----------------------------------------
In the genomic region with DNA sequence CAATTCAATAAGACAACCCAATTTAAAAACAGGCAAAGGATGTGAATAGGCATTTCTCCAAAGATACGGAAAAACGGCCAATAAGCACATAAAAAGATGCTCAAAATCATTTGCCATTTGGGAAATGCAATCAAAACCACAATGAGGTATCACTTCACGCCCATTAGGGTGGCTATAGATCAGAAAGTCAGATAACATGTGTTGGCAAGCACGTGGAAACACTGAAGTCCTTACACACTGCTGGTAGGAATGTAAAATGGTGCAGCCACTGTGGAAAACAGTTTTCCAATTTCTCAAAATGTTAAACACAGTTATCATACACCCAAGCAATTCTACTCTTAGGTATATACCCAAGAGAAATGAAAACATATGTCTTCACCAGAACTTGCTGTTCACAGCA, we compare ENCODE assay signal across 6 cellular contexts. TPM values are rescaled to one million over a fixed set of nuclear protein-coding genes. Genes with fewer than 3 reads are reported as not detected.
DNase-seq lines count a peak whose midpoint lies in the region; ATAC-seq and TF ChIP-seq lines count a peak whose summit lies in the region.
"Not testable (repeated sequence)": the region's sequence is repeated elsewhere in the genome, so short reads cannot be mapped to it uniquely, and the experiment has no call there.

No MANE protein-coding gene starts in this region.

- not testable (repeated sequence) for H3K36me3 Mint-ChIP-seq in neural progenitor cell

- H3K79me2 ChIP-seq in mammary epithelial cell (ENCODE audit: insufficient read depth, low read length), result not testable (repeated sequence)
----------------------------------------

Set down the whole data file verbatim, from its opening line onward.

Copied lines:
In the genomic region with DNA sequence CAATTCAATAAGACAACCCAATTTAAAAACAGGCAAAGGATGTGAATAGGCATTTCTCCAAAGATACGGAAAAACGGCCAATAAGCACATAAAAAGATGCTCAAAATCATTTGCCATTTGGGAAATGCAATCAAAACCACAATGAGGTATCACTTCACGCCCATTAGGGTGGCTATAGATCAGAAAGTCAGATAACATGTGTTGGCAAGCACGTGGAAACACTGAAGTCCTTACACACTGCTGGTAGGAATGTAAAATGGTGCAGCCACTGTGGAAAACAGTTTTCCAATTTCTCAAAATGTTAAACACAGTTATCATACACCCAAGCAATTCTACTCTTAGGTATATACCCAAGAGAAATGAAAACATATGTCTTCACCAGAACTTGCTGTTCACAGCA, we compare ENCODE assay signal across 6 cellular contexts. TPM values are rescaled to one million over a fixed set of nuclear protein-coding genes. Genes with fewer than 3 reads are reported as not detected.
DNase-seq lines count a peak whose midpoint lies in the region; ATAC-seq and TF ChIP-seq lines count a peak whose summit lies in the region.
"Not testable (repeated sequence)": the region's sequence is repeated elsewhere in the genome, so short reads cannot be mapped to it uniquely, and the experiment has no call there.

No MANE protein-coding gene starts in this region.

- not testable (repeated sequence) for H3K36me3 Mint-ChIP-seq in neural progenitor cell

- H3K79me2 ChIP-seq in mammary epithelial cell (ENCODE audit: insufficient read depth, low read length), result not testable (repeated sequence)